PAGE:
Overcoming an INA 212(a)(2)(D)(i) Charge: A Victory for Our Client with an OnlyFans Account

When our client was charged with INA 212(a)(2)(D)(i) for alleged involvement in prostitution due to her OnlyFans account, her dreams of living in the United States seemed shattered. The Consulate’s determination not only threatened her immigration status but also unjustly tarnished her reputation. Seeking justice and the chance to clear her name, she turned to our law firm for expert legal assistance.

Our legal team immediately recognized the importance of addressing the misconceptions and biases surrounding her case. We conducted an in-depth review of her OnlyFans content and financial records, demonstrating that her online presence was a legitimate and legal means of self-expression and income. Our strategy involved gathering evidence to highlight the distinction between consensual adult content creation and illegal activities. We also provided a thorough legal analysis, emphasizing the misapplication of INA 212(a)(2)(D)(i) in her situation.

Through rigorous preparation and persuasive representation, we successfully appealed the Consulate’s determination. The appeal process was challenging, but our client’s courage and our dedicated efforts led to a favorable outcome. The charges were overturned, allowing her to pursue her dreams in the United States without the shadow of unfounded allegations. This success story highlights the importance of skilled legal advocacy and the power of challenging unjust determinations, demonstrating that with the right support, it is possible to overcome even the most daunting immigration obstacles.

Do you have a similar case or one that seems hopeless? Don’t be discouraged. We have successfully handled many complex cases. If you are facing a similar inadmissibility issue, contact us by phone at 305 515 0613 or email us at info@messersmithlaw.com.

Immigration Success Stories – INA 212(a)(2)(D)(i)

Immigration Success Stories – INA 212(a)(2)(D)(i)

When a foreign national tries to enter the U.S., CBP can deny the entry if CBP believes the foreign national engaged in prostitution within the last 10 years or because they desire to enter the US to engage in prostitution. This generally results in a 10 year ban but CBP can apply additional penalties as they deem applicable.  Let’s highlight two recent successful cases where we were able to remove these charges from our client’s records.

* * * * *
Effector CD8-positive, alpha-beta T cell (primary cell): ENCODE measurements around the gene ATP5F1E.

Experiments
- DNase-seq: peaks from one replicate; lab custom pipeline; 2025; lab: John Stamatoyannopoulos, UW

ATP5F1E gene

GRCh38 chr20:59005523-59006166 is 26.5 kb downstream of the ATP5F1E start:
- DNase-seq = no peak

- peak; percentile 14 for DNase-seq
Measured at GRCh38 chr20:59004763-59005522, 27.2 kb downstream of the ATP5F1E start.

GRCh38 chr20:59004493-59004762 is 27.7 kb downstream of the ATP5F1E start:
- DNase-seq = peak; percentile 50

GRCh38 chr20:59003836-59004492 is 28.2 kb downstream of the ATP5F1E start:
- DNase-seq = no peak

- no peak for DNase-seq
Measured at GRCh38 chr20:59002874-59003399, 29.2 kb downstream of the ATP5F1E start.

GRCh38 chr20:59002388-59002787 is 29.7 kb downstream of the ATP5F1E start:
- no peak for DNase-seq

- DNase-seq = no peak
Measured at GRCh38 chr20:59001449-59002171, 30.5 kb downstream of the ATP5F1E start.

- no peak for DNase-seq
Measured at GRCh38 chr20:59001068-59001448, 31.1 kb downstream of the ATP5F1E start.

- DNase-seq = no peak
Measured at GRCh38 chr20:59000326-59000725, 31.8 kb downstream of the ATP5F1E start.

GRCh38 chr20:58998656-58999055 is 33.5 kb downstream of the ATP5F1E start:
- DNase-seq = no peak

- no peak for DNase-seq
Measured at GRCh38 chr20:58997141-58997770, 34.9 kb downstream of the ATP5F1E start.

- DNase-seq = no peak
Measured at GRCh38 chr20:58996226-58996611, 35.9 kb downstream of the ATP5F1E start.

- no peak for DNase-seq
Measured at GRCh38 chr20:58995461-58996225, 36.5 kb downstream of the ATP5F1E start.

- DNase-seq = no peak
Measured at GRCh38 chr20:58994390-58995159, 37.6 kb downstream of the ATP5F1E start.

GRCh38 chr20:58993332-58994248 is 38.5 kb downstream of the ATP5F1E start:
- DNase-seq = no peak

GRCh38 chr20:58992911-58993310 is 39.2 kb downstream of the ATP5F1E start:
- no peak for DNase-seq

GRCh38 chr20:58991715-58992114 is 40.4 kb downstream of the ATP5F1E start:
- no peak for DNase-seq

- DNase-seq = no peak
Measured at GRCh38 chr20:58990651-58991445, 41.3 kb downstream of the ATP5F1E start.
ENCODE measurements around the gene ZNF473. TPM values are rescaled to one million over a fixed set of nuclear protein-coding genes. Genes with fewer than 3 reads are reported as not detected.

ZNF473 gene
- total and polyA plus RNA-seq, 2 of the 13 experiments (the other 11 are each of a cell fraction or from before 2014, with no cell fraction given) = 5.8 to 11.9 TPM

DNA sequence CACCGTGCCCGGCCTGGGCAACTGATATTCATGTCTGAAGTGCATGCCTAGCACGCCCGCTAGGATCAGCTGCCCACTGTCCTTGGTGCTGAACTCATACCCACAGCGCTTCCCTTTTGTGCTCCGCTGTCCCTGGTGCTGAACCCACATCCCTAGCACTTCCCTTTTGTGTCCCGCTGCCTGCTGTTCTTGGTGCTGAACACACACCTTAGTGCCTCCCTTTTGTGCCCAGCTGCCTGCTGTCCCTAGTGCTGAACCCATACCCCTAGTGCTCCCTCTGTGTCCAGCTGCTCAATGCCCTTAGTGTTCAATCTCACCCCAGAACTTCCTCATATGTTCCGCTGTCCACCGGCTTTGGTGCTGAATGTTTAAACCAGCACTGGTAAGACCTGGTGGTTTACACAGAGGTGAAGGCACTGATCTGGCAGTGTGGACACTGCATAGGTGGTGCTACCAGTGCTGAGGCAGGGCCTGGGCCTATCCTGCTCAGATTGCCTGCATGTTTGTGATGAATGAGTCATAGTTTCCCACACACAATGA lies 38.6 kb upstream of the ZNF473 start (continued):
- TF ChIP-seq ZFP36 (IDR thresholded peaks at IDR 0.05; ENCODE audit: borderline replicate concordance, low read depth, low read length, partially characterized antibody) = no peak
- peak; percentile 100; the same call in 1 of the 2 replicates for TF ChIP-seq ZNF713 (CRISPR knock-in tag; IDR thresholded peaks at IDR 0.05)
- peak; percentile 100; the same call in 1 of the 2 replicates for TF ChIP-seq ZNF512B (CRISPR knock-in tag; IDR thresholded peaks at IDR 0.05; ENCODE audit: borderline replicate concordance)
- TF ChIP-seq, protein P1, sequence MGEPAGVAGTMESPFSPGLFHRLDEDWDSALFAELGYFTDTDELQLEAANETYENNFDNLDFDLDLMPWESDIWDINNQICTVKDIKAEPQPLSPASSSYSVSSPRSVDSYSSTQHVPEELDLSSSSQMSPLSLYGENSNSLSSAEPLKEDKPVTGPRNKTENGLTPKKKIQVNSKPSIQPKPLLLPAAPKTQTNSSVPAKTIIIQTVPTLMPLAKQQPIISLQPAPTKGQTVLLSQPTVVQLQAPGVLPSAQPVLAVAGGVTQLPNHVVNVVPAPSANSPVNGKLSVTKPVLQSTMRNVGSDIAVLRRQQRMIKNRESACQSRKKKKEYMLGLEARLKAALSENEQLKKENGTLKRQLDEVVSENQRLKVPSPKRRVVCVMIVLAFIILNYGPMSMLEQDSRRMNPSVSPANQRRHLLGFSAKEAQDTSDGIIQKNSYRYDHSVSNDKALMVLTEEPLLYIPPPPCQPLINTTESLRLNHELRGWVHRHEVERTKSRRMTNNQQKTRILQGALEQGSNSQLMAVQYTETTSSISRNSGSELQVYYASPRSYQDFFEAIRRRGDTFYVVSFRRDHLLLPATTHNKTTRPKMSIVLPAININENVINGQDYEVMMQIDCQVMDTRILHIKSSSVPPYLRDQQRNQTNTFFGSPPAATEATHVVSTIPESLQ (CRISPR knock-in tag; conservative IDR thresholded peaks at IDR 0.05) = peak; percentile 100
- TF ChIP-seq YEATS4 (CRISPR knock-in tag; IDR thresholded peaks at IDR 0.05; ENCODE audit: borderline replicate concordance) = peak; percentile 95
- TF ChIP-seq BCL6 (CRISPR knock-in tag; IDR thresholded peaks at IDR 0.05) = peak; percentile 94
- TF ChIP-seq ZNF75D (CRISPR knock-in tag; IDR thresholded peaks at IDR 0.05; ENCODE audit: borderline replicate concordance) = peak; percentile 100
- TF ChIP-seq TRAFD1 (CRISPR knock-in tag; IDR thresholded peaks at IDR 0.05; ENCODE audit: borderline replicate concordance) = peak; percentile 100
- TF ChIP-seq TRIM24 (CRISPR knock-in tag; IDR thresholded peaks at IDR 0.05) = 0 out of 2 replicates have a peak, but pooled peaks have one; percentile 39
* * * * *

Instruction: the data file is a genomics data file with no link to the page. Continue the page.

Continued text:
1. A client from the UK was travelling to the US on the ESTA program but was stopped by CBP at the airport. He was questioned about some online materials that he made on one of his social media accounts and his phone was confiscated and scanned. CBP found some emails that they felt were questionable and our client decided the best thing to do was to remain silent. As a result, his entry was refused and he was deemed inadmissible pursuant to section INA 212(a)(2)(D)(i).  Fortunately, because the emails were ambiguous and they had no other strong evidence to support their finding of inadmissibility, we were able to get the decision reviewed and reversed in less than 4 months.
  2. Another client, a massage therapist, appeared for her immigrant visa interview and was questioned about her past work as a massage therapist in Taiwan. Although she never worked as a prostitute, the Consular officer told her that the massage parlour where she worked had a bad reputation. She became very nervous and after a series of questions, she was informed that her visa was refused and that she was inadmissible due to section INA 212(a)(2)(D)(i) and 212(a)(6)(c)(i).  This was a very difficult case as it is hard to prove that she was honest and did not engage in prostitution.  After some investigation, we learned that one of her previous coworkers held a vendetta against our client. She had contacted the Consulate prior to our client’s visa application and lied that our client was engaging in prostitution at the massage parlour. We were able to clear her name but it took more than 13 months to resolve the case. Ultimately, she was able to obtain her visa and she is now in the United States.

Do you have a similar inadmissibility problem?  If so, contact our office and we’ll see if we can correct it for you.